But what if…what if Putin found a way to slide in the middle of the night into Estonia? Where would he enter? The answer is easy: Narva, Estonia. Narva is a city that’s nearly 94 percent Russian speaking. When I would visit there, I couldn’t speak any Estonian at all. I had to switch to Russian. The street signs are in Russian, the people are Russian. There’s a small bridge over a small river separating Narva from Russia. A small, walking bridge. That’s it. I would sit on the banks of the Narva River and watch Russian workers walk over the bridge in the morning to go to their jobs in Estonia, and in the afternoon, return to Russia.
Eighty-two percent of Narva’s population is ethnic Russian, compared to not even 4 percent that are ethnic Estonian. That’s a problem. Couple that with Estonian-Russian relations are always heated. The Estonians view the Russians as occupiers. The ethnic Russians feel they aren’t treated well as the minority living in the east side of Estonia. In 2007, the ethnic Russians got super pissed off at the Estonians when the Estonian government decided to relocate the Bronze Soldier of Tallinn. The ethnic Russians viewed it as a direct insult to them, and in response, they rioted for two nights in Tallinn (referred to as Bronze Night), beseiged the Estonian embassy in Moscow for a week, and cyber-attacked Estonian organizations. The moral of the story? Never piss off an-already angry Russian.
If Putin and his army seized an opportunity and came marching into Narva, the ethnic Russians living in Narva would probably be OK with it. And happy about it. The Estonians? Not so much.
My prediction is if Putin has the opportunity, if he doesn’t suffer economically from his actions, and if NATO doesn’t fight back–a perfect storm of three aspects that seem impossible to me–he’s going into Narva. On a personal level, if this happens, I fear for the Estonian people. I lived in a village in the south of Estonia for two years, and I fully understand how much they value and cherish their independence and their way of life. What a lot of people don’t understand about Estonians is that they’re not that culturally Russian influenced, not as much as you would think. The Estonian culture is similar to that of Finnish culture, their neighbor to the north. Estonian language is similar to Finnish; I could understand some Finnish because I could understand some Estonian. The golden rule of silence, the stoic personality, the treating friends like family, the shamanic roots, the secular society, etc. it’s all more related to the Finns. Even the way the Estonians dress their children in winter clothing and have a love for cross-country skiing, that’s more connected to the Finns. For Estonians, an invasion by Russia would be heartbreaking, a loss of culture and identity…again.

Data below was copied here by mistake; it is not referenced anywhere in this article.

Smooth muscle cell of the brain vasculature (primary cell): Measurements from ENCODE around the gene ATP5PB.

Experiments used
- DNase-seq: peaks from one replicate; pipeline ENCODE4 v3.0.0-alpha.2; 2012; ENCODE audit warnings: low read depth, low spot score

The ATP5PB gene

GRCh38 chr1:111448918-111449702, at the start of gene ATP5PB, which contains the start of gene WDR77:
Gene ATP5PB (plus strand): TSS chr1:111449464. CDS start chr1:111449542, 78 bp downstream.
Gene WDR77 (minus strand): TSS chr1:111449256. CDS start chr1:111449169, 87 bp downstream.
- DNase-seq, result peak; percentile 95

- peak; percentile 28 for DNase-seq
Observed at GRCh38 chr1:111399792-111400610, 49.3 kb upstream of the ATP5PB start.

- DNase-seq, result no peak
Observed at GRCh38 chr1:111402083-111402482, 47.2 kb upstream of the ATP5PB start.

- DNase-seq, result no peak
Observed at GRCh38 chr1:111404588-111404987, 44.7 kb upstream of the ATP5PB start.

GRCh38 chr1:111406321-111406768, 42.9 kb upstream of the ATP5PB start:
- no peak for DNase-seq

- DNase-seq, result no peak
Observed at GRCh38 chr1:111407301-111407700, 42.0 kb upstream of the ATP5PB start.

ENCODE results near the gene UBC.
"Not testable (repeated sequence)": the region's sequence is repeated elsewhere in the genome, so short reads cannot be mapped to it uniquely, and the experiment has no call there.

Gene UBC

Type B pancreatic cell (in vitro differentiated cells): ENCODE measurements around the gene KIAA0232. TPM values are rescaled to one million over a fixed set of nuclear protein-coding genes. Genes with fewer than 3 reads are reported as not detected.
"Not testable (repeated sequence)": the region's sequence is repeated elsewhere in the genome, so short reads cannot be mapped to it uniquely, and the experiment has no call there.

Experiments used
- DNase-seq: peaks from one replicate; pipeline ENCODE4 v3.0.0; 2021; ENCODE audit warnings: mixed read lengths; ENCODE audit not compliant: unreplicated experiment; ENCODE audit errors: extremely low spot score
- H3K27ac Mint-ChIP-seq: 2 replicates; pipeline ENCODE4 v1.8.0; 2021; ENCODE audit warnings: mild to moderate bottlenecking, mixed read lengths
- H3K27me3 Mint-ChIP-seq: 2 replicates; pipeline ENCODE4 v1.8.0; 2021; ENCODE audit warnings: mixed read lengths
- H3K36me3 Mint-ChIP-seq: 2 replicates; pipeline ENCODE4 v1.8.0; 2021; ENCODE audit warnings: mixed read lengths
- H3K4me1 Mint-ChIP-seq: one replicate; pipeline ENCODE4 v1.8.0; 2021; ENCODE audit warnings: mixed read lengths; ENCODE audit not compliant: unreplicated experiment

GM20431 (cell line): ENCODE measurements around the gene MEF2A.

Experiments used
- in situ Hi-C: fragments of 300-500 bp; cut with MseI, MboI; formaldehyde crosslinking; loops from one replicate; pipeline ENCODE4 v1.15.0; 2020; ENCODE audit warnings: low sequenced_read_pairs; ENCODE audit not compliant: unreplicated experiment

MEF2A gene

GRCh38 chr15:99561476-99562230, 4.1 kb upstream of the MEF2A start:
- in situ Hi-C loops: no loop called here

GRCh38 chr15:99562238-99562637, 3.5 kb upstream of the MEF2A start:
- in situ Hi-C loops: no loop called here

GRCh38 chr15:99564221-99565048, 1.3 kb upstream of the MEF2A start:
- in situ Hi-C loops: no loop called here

Also, the Baltic states, especially Estonia, have done an incredible job of recovering economically from the collapse of the Soviet Union. They have thriving economies, each individually. Estonia is technologically advanced and is a popular tourist destination. Cruise ships dock in Tallinn, Estonia’s capital city, and Europeans spend long weekends for bachelor parties there. When I visited in 2008, I couldn’t believe how “EU” Tallinn had become. Where’s my little Tallinn, I thought. I have memories of walking around the medieval fortress city and going to pubs and restaurants with my friends. My favorite restaurant is now long gone, swallowed up by fancy EU restaurants and Westernized store chains. But I’m happy for the Estonians. I’m happy they’re doing well.
Contrary to popular belief, I don’t believe everything Putin does is right. I’m against the gay propaganda nonsense, the international adoption ban, and I’m certainly against invading Estonia. I only hope Putin doesn’t get the perfect opportunity, because if he does, I know what’s coming. And it won’t be good for Estonia.